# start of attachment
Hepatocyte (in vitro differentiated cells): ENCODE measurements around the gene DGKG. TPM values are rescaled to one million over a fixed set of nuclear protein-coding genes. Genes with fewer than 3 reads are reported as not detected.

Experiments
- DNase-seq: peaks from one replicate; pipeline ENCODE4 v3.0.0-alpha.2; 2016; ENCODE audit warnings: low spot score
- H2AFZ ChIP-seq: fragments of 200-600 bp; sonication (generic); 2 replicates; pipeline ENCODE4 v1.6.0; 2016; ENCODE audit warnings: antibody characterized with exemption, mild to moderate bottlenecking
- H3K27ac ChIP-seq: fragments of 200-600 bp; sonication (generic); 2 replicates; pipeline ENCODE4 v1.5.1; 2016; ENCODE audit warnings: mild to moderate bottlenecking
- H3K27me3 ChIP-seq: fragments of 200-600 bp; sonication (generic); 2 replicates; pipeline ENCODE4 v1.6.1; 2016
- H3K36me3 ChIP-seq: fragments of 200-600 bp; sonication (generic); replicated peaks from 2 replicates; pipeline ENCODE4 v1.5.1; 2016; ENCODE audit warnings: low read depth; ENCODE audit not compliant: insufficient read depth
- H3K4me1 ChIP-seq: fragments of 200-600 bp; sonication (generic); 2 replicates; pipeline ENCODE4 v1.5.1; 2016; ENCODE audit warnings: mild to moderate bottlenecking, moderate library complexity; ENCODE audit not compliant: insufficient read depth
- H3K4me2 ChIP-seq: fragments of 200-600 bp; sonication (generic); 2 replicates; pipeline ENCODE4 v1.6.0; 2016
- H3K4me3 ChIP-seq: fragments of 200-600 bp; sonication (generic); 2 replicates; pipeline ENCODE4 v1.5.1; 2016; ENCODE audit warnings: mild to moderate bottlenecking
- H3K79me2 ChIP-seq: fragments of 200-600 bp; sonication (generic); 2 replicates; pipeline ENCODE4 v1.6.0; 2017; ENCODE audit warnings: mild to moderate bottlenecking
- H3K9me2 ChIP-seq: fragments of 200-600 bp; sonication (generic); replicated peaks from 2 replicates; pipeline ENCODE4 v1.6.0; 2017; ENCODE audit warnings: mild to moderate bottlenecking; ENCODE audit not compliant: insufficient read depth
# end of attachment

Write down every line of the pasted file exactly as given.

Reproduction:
Hepatocyte (in vitro differentiated cells): ENCODE measurements around the gene DGKG. TPM values are rescaled to one million over a fixed set of nuclear protein-coding genes. Genes with fewer than 3 reads are reported as not detected.

Experiments
- DNase-seq: peaks from one replicate; pipeline ENCODE4 v3.0.0-alpha.2; 2016; ENCODE audit warnings: low spot score
- H2AFZ ChIP-seq: fragments of 200-600 bp; sonication (generic); 2 replicates; pipeline ENCODE4 v1.6.0; 2016; ENCODE audit warnings: antibody characterized with exemption, mild to moderate bottlenecking
- H3K27ac ChIP-seq: fragments of 200-600 bp; sonication (generic); 2 replicates; pipeline ENCODE4 v1.5.1; 2016; ENCODE audit warnings: mild to moderate bottlenecking
- H3K27me3 ChIP-seq: fragments of 200-600 bp; sonication (generic); 2 replicates; pipeline ENCODE4 v1.6.1; 2016
- H3K36me3 ChIP-seq: fragments of 200-600 bp; sonication (generic); replicated peaks from 2 replicates; pipeline ENCODE4 v1.5.1; 2016; ENCODE audit warnings: low read depth; ENCODE audit not compliant: insufficient read depth
- H3K4me1 ChIP-seq: fragments of 200-600 bp; sonication (generic); 2 replicates; pipeline ENCODE4 v1.5.1; 2016; ENCODE audit warnings: mild to moderate bottlenecking, moderate library complexity; ENCODE audit not compliant: insufficient read depth
- H3K4me2 ChIP-seq: fragments of 200-600 bp; sonication (generic); 2 replicates; pipeline ENCODE4 v1.6.0; 2016
- H3K4me3 ChIP-seq: fragments of 200-600 bp; sonication (generic); 2 replicates; pipeline ENCODE4 v1.5.1; 2016; ENCODE audit warnings: mild to moderate bottlenecking
- H3K79me2 ChIP-seq: fragments of 200-600 bp; sonication (generic); 2 replicates; pipeline ENCODE4 v1.6.0; 2017; ENCODE audit warnings: mild to moderate bottlenecking
- H3K9me2 ChIP-seq: fragments of 200-600 bp; sonication (generic); replicated peaks from 2 replicates; pipeline ENCODE4 v1.6.0; 2017; ENCODE audit warnings: mild to moderate bottlenecking; ENCODE audit not compliant: insufficient read depth